Windows 10 is now out. That means if you were a Windows Insider tester, or have a machine ready to run it, you should have a notification alerting you to install the update. Or, if you’re feeling frisky, you can go out and buy a brand new laptop with Windows 10, too.
We’ve been testing Windows 10 for several weeks and we’re loving what we see so far; it’s the upgrade Windows fans have been waiting for, and the release PC users deserve following Windows 8 (yuck.)
Let’s take a quick look at some of the best features of Windows 10. There’s a ton of changes, so this doesn’t even scratch the surface, but it’s at least a start.
Cortana is making its way to the PC in Windows 10 and it’s an awesome feature. You can add things to her Notebook —like a real assistant – so she starts to learn what kinds of cuisines you like, what sports teams you follow and more.
She’ll immediately provide that information and things like the weather, upcoming flight plans and more, all from your Windows 10 taskbar. Cortana exists in two forms, either as an icon or as a full search bar, and you can call her up by voice using the “Hey Cortana” command, or manually.
2. Windows Hello
Passwords are dumb! Not really, but they’re a pain in the butt. They also aren’t very secure if you’re just taping them to the side of your monitor anyway. That’s why Microsoft built Windows Hello, its biometric based security system.
You can use iris scanners — already built into some computers — your face or your fingerprint to jump right into your computer. We tested it and it works flawlessly and quickly, and we’re told they can’t be faked with photos or other dupes.
This isn’t a gimmick, either. Microsoft is part of the FIDO Alliance (Fast Identity Online), which has a goal of getting banks and other institutions on board with the authentication standard.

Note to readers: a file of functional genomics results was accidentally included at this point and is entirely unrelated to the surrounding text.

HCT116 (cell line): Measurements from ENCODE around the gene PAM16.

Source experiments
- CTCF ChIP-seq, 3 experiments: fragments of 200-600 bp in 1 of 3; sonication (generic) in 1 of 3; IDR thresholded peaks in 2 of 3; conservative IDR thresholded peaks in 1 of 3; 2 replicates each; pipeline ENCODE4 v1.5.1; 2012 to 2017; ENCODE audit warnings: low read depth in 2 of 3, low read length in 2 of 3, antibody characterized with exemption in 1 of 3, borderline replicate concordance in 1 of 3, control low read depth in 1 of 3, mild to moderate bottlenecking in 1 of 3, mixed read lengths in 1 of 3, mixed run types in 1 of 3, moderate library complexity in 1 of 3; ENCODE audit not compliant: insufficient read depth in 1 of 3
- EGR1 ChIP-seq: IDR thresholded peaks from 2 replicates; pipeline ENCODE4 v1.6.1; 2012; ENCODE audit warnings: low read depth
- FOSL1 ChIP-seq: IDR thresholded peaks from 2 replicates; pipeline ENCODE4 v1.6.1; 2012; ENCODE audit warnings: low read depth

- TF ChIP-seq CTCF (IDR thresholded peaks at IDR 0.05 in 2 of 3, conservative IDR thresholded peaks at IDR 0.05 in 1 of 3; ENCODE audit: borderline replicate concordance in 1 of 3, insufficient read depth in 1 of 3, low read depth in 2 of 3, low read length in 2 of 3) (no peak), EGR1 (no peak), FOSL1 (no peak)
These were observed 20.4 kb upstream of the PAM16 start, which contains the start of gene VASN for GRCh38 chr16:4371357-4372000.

Continuum is going to play a huge role in Microsoft’s Windows 10 ecosystem. On tablets and 2-in-1 hybrids, it allows you to switch between a touch-friendly mode and a keyboard and mouse mode. Simply attach a keyboard and you’ll get a notification to toggle.
More importantly, however, is what it means for apps. The applications you use on Windows 10 are built to scale from all screen sizes, so Windows 10 apps like Photos, or even apps that developers build, can run on devices with 4-inch displays (phones) up to huge monitors. Just pull the Window and the app will scale in real-time, as you’ll see in the gallery above where I scaled Photos.
4. The Start menu!
Yes it wasn’t very hard to add a Start menu to early iterations of Windows but the real deal Start menu is making its triumphant return after it was last seen in Windows 7.
It’s even better than before, too, and Microsoft says it specifically made tweaks based on input from Windows Insider testers. You can keep it nice and small or resize it to take over your whole screen if you want. You can also customize it to your content with four different live tile sizes (small, medium, wide and large), drag and drop applications around and more.
For me, it’s where I can quickly see the weather, check out a few headlines and open up my most used apps, and it’s easily the best version of the smart menu ever.
5. Microsoft Edge
I’ll admit, I’m still getting used to the Microsoft Edge browser, but I’m really digging it so far. You can finally pin tabs, you can take a snapshot of the screen and draw on it in OneNote, share pages right from the browser and more.
My favorite feature, however, is its built-in Cortana support. If you go to a website for a restaurant, for example, Cortana will pop up at the top of the screen and let you know she has the hours, directions and more. Also, if you ever come across a word or something you don’t understand, you can right click and “Ask Cortana” for more information.
Other features include light/dark modes, a Reading List and the ability to read in a special “reading view” that makes the page much more reader friendly.
Like we said, there’s so much more to love about Windows 10. Notifications are awesome, you get quick access to settings, we finally have support for full virtual desktops, task switching is better than ever and more. Even better, Microsoft is treating Windows 10 more like “Windows as a service,” which means we can expect frequent updates. This is just a start, and we’ll work to bring you additional coverage of Windows 10 soon.